One Friday evening in early March, Amiram Shachar, CEO and founder of startup Spot, received a phone call from a senior NetApp executive: "What do you say, maybe we should start talking about your acquisition?" said NetApp VP Anthony Lee. It’s hard to say that Shachar was surprised. The two had formed a bond a few months earlier, and Shachar recounts that he emerged bright-eyed from their initial meeting: "I believed their story. They’ve made an amazing transition over the last five years."
In retrospect, he realized that NetApp had come to the meeting prepared, apparently already thinking in that direction. But Shachar says he was one of those CEOs who strongly opposes selling a company he’s founded, and his emphasis was on growth followed by an IPO. He had previously refused at least three takeover bids, and when he received the call from Lee, he was in the midst of a large funding round at a $300 million valuation. Nonetheless, this time he reacted differently, deciding to enter into negotiations that led to the sale of the company at close to $ 450 million.
"Anthony told me something I’ll never forget: 'NetApp has $6 billion in annual revenue. Putting that aside, we don't need to acquire Spot, but Spot needs to come into NetApp and change it. You were born for the cloud, and we do transformation. Together we can do something much bigger.' That statement changed my way of thinking," Shachar said in an interview with "Globes", his first after the exit.
Spot’s board of directors wanted to continue as an independent company. Most investors had achieved a return of at least 7-8 times their investment, but felt a higher value could be achieved. The company had a turnover of tens of millions of dollars, new investors were lining up, and Shachar needed to persuade his shareholders to sell.
"We received some offers along the way, but I explained to them that this was the first time it really felt right to me. I realized I could continue to do the same things, but with greater resources. We had numerous discussions, and that's the difference between good and not-so-good investors: the good ones go with the CEO. They saw that it was very important to me, and they supported me. "
Globes: Was there an offer from another buyer at that time?
Shachar: (Thinks for a few seconds) "I won’t answer that one."
The professors and investors who didn’t believe
Spot’s (formerly Spotinst) backstory begins at the College of Management in Rishon Lezion, where Shachar (31) was studying for a computer science degree on a track designed for graduates of the IDF Mamram (Center of Computing and Information Systems) unit, where he had served for seven years. In his last semester, in 2015, Shachar was to prepare a final project. He was also working at digital marketing company Ybrant Technologies and saw how that company’s cloud account was swelling. "I wanted to save on these expenses, so I developed a solution as part of the final project. I implemented it in the company where I worked, and I saw that it brought results."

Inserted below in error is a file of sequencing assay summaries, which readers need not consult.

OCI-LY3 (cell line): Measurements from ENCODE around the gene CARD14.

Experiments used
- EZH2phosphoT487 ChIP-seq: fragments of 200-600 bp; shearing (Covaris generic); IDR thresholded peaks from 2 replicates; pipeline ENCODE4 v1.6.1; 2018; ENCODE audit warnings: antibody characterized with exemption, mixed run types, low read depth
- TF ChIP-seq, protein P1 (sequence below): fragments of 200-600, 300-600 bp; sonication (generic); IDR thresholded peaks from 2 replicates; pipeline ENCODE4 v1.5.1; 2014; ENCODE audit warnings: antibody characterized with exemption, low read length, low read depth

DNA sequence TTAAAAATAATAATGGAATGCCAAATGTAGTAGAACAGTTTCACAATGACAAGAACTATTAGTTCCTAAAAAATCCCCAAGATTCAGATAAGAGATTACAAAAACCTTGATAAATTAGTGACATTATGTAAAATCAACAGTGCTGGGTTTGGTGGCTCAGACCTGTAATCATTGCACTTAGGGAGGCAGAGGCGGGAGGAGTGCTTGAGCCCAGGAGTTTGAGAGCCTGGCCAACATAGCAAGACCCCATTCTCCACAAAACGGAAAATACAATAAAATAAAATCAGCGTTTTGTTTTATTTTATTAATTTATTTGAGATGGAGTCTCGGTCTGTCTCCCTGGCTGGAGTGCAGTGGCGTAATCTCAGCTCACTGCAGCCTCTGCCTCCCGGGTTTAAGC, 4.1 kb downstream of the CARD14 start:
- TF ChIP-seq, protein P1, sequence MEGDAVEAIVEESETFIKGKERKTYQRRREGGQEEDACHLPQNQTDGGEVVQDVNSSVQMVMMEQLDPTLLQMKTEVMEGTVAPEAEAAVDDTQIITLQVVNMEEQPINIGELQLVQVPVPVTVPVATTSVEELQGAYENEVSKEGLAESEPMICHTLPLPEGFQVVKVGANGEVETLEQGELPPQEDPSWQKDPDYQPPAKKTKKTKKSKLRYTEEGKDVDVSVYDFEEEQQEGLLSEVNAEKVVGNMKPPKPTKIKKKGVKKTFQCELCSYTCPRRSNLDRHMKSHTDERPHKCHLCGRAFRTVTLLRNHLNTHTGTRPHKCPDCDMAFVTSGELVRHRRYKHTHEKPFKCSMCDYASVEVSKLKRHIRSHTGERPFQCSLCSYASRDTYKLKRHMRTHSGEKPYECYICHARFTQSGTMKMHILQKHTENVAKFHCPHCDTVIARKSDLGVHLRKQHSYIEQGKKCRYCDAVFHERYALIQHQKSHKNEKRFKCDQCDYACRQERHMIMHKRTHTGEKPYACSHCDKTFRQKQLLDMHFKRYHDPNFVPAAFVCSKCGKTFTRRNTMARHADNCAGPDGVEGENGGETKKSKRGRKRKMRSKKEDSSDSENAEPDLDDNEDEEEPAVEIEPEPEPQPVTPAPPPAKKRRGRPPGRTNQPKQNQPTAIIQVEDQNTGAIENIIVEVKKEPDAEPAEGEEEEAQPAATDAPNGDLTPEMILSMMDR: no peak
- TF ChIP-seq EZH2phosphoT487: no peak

Spot was not necessarily a predictable success story, and its underlying concept is not one of those ideas you hear for the first time and think is brilliant. Perhaps quite the opposite. The company helps its customers save up to 80% on their cloud computing costs. How does it do it? Cloud service providers keep some servers in reserve, in case their customers need more storage. To take advantage of these unused servers, they offer customers server space at reduced cost, but on the somewhat illogical condition that if those servers are needed, customers must vacate them.
Customers were in no hurry to use this service, mainly because of its uncertainty. This is where Spot entered the picture: the company knows how to predict the availability of computing resources, and transfer customer data transparently between various servers, thus saving money.
"I suggested the idea for a project to my college lecturers, and they didn’t understand why anyone would use it. The responses were negative until I brought the idea up with Dr. Yehuda Elmaliach (then dean of the School of Computer Science), and he and another lecturer agreed to advise me and the four other students who did the project with me. When the college held a project competition, we didn’t plan on submitting it, because we knew the project was controversial. At the last minute, we saw that our pitch was really slick, we applied, and we won first place."
With a score of 100 for the project, and his girlfriend’s encouragement, Shachar decided to found a start-up, a decision that led to him not completing his degree to this day. "I tried to bring in my college friends, and everyone found an excuse for not joining. So, I took a space at WeWork and called Liran (Polak), a friend of mine from the army. He decided to quit his job and came in the next day. We started the company together. A year and a half later, one of the students who did the project with me, Lavi Ferdman, joined and is a senior manager at the company to this day.
"At the beginning, I made the rounds in Herzliya and on Rothschild Boulevard and the number of times I heard 'No' was 100 times more than any positive answer. I wasn’t explaining well enough why people would want to put their information on servers that were about to crash.
"I decided to travel to Seattle to meet the team that deals with this at Amazon. When I worked at Ybrant, the Amazon Web Services (AWS) offices were two floors above us. I just took the elevator and talked to someone who connected me with someone who connected me with someone else. I understood from Amazon that they were very committed to the idea, because they believed that whoever used cloud services efficiently would keep increasing their use. They gave me a seal of approval. A month after the company was established, we brought in our first paying customer."